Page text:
Photographer of the Month: Matthew Sawatzky
You often see people on vacation with their camera glued to their face. When we travel to new places our eyes light up with awe at all of the new and unfamiliar sights. This is a normal response to travel and exploration. Much more difficult is honing one's eye and technique to see the wonder and potential that lurks in a hometown or homecity. Amongst the 'everyday' of life we tend to fall into similar patterns and most find it hard to see 'photo worthy' sights on their block, on the walk to the bustop, on a trip to the store. Matthew Sawatzky has been in love and relationship with his lenses for many years and he has a love for the cities he finds himself in. He can see and captures images lurking in plain sight, and it is my pleasure to feature him this month as Wandering Educators' Photographer of the Month!
Winnipeg Folk Fest (above and below)
How did you get interested in photography?
My interest in photography started when my family would spend evenings looking at slides my father took on his trip to Alaska. I remembered being captivated by the huge bright projections of those Velvia and Kodachrome slides. It wasn’t until after high school, when my parents bought me a point and shoot camera to take to Guatemala with me on a trip, that I first started taking photos of my own. I started getting my prints back from the lab and I was hooked. Soon after, I bought my first SLR and started spending lots of money on film and developing.
New Zealand - Coromandel Islands
Stony Bay Tree, New Zealand
How long have you been a photographer?
I’ve been photographing since 2001.
What is your favorite place to photograph? Or subject?
While I enjoy nature photography, I would say my favorite place to photograph is the city. It can almost be any city. I’m attracted to the overlooked and ignored spaces that fill in the gaps between the big attention grabbers. Like back alleys, the spaces between buildings. These spaces play a big role in the life of the city but are always ignored because they are not typically all that pretty or well maintained.
I love finding signs of life and human presence in these places, i.e., a well- worn shortcut between two buildings, or wild shrubs and grasses that have taken root in cracks in the concrete. We tend to think of the city as a well- manicured human place separate from nature, but when you look closer, you will always see signs of nature creeping back in.
Winnipeg (above and below)
How can photographers help change/impact the world, while they are traveling?
I think the best way to change/impact the world through their photos is to try and look past the easy/obvious photo. Look past it to see a deeper story and meaning. Some of my own favorite travel photos come from a time when I took the time to get to know someone and learn about their lives and visit their home. When you do this, you are able to see how you and your new friend are very similar people. I often thing of a quote by Sebastiao Salgado when I photograph anywhere in the world.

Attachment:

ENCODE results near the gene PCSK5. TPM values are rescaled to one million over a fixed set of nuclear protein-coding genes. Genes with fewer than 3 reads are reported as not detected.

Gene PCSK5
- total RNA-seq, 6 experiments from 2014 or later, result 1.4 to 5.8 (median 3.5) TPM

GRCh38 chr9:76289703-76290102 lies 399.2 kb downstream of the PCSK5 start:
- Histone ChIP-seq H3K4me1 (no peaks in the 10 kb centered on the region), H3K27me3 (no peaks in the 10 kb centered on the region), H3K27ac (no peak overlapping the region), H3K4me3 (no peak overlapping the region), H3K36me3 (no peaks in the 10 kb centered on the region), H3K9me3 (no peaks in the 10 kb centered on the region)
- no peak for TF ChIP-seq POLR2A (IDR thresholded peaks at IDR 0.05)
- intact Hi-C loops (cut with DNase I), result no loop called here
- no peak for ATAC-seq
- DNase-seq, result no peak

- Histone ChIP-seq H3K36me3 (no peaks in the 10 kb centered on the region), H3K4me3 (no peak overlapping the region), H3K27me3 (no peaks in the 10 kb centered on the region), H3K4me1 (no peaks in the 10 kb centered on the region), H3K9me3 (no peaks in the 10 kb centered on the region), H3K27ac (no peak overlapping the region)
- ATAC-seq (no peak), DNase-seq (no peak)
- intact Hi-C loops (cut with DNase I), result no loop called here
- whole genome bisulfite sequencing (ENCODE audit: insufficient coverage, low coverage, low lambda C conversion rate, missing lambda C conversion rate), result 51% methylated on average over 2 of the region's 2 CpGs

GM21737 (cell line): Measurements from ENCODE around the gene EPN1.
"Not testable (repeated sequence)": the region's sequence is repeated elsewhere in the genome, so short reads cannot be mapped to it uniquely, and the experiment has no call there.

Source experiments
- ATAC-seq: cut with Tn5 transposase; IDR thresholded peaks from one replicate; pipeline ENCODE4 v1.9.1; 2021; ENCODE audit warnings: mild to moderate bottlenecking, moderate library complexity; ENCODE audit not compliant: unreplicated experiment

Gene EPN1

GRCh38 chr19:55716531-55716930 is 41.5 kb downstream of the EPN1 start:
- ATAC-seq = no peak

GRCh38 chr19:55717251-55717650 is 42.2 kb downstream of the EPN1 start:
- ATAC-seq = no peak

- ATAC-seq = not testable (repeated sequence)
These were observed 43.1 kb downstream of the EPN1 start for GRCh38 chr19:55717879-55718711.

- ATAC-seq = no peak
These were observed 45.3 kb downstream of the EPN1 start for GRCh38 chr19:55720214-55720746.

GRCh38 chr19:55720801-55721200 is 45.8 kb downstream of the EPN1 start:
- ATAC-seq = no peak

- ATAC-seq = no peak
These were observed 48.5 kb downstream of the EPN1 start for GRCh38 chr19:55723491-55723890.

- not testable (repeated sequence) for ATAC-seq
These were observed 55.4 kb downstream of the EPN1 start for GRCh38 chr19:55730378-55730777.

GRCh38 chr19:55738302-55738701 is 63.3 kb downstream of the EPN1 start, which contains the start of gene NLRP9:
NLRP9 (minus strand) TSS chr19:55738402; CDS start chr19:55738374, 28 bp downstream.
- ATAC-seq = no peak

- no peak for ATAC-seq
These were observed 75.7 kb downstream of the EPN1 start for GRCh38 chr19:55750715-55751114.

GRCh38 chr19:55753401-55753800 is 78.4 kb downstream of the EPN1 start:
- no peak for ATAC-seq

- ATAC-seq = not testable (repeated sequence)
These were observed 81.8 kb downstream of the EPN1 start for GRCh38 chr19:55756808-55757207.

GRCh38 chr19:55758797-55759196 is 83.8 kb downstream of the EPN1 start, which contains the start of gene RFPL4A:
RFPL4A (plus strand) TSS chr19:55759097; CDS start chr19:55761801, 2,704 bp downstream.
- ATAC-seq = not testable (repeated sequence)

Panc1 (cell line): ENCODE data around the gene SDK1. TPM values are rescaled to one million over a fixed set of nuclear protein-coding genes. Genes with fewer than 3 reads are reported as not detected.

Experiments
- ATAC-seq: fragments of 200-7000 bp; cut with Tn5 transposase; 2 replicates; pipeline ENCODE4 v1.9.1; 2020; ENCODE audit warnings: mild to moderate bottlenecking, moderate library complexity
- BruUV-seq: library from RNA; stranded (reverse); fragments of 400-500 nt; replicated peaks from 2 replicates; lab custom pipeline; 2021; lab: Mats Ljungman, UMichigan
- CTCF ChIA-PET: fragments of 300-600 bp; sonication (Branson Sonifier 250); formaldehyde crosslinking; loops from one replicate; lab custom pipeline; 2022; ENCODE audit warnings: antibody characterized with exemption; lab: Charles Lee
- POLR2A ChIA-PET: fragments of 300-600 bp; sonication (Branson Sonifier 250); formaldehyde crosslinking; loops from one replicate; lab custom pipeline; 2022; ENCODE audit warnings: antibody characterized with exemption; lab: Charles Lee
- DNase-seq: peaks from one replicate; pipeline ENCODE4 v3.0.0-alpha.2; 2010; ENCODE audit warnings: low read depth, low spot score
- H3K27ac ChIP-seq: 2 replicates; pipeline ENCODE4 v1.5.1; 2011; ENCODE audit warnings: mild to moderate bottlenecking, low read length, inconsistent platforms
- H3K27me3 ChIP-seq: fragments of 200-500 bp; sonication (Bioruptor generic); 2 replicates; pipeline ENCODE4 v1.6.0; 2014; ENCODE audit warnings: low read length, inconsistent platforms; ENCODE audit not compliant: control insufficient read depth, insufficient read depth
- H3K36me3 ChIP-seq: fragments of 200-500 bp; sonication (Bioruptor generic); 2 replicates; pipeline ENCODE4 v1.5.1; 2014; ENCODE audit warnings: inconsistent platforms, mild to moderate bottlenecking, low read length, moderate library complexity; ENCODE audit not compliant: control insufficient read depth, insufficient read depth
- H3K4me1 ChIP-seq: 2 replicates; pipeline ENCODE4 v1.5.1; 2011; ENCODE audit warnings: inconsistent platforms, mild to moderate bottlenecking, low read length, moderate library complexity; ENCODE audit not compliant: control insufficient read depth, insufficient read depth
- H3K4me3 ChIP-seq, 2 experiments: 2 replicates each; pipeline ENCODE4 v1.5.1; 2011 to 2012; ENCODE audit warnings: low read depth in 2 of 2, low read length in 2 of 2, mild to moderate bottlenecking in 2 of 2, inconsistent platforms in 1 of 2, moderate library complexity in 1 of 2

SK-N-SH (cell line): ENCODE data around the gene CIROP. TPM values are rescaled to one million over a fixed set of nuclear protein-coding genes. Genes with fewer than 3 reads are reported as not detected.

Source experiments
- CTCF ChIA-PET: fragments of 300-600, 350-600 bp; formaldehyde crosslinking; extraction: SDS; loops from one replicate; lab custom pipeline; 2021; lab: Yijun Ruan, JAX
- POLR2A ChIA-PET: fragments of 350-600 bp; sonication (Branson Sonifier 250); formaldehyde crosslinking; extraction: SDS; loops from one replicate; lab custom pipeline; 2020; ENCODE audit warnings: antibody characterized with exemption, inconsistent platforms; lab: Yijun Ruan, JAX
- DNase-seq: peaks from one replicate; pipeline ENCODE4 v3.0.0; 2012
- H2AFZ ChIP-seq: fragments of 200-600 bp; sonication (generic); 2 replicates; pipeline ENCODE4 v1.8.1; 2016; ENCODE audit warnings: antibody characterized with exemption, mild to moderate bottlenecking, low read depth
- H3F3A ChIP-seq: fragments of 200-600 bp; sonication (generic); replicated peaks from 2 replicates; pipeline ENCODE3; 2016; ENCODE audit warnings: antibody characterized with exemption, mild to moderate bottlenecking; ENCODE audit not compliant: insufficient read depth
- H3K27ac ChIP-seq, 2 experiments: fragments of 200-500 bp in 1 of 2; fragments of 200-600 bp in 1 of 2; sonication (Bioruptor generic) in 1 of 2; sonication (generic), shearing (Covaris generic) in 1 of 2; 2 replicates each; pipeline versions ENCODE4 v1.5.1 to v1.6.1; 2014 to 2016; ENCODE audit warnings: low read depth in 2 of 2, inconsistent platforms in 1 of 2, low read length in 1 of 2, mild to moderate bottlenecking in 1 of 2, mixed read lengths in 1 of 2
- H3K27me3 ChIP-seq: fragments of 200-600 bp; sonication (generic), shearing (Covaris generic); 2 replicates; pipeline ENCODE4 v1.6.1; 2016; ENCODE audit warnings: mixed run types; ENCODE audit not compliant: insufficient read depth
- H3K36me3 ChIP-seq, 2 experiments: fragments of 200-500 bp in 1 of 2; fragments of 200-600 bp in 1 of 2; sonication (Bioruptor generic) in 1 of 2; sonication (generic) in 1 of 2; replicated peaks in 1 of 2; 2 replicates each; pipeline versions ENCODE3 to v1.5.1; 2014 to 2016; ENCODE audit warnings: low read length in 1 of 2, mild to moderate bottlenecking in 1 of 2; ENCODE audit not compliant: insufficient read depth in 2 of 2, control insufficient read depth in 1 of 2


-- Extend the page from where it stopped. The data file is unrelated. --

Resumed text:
“If you take a picture of a human that does not make him noble, there is no reason to take this picture.” - Sebastiao Salgado
Are there rules in other countries people need to be aware of about who or what you can or cannot shoot?
I think it all comes down to respect for people’s dignity. Some cultures are more sensitive to foreigners snapping away, and you can really anger some people if you are being an arrogant pushy photographer. I know I’d be upset of some guy shoved a lens in my face without talking to me. You can usually avoid all confrontations with a quick introduction and smile. It's amazing how far a smile can go when photographing people who don't speak your language. In those situations I smile, motion to my camera, and ask permission to shoot just with my body language.
Any photography tips you want to share?
If you want to get better at photography, look for honest critique from an established photographer. Ask them to be brutally honest and be ready for some hard lessons. It might be difficult to hear, but you’ll learn some good lessons...just don't take it personally. Other than that, just fill your mind with good inspiration. Take photo books out from the library; research the great photographers of history and study their photos.
Find Matthew online at:
All photos courtesy and copyright Matthew Sawatzky
Jordan Oram is the Photography Editor for Wandering Educators